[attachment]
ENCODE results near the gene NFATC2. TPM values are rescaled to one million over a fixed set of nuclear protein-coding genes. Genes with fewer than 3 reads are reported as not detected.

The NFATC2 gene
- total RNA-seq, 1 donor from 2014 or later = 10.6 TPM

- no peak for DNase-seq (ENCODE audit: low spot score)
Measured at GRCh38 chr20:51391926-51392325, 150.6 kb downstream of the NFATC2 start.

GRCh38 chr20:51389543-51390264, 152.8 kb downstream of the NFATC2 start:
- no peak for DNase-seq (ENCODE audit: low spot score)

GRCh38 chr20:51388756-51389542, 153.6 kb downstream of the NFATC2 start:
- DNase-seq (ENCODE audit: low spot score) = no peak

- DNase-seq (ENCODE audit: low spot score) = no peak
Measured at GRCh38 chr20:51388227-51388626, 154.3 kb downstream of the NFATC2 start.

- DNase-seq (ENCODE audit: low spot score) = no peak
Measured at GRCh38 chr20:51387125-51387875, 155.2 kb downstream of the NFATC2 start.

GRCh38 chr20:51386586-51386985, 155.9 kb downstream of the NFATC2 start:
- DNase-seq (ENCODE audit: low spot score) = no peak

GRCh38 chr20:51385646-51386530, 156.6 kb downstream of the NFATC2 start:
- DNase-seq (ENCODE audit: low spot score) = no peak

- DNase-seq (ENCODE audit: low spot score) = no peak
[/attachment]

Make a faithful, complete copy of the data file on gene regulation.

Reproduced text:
ENCODE results near the gene NFATC2. TPM values are rescaled to one million over a fixed set of nuclear protein-coding genes. Genes with fewer than 3 reads are reported as not detected.

The NFATC2 gene
- total RNA-seq, 1 donor from 2014 or later = 10.6 TPM

- no peak for DNase-seq (ENCODE audit: low spot score)
Measured at GRCh38 chr20:51391926-51392325, 150.6 kb downstream of the NFATC2 start.

GRCh38 chr20:51389543-51390264, 152.8 kb downstream of the NFATC2 start:
- no peak for DNase-seq (ENCODE audit: low spot score)

GRCh38 chr20:51388756-51389542, 153.6 kb downstream of the NFATC2 start:
- DNase-seq (ENCODE audit: low spot score) = no peak

- DNase-seq (ENCODE audit: low spot score) = no peak
Measured at GRCh38 chr20:51388227-51388626, 154.3 kb downstream of the NFATC2 start.

- DNase-seq (ENCODE audit: low spot score) = no peak
Measured at GRCh38 chr20:51387125-51387875, 155.2 kb downstream of the NFATC2 start.

GRCh38 chr20:51386586-51386985, 155.9 kb downstream of the NFATC2 start:
- DNase-seq (ENCODE audit: low spot score) = no peak

GRCh38 chr20:51385646-51386530, 156.6 kb downstream of the NFATC2 start:
- DNase-seq (ENCODE audit: low spot score) = no peak

- DNase-seq (ENCODE audit: low spot score) = no peak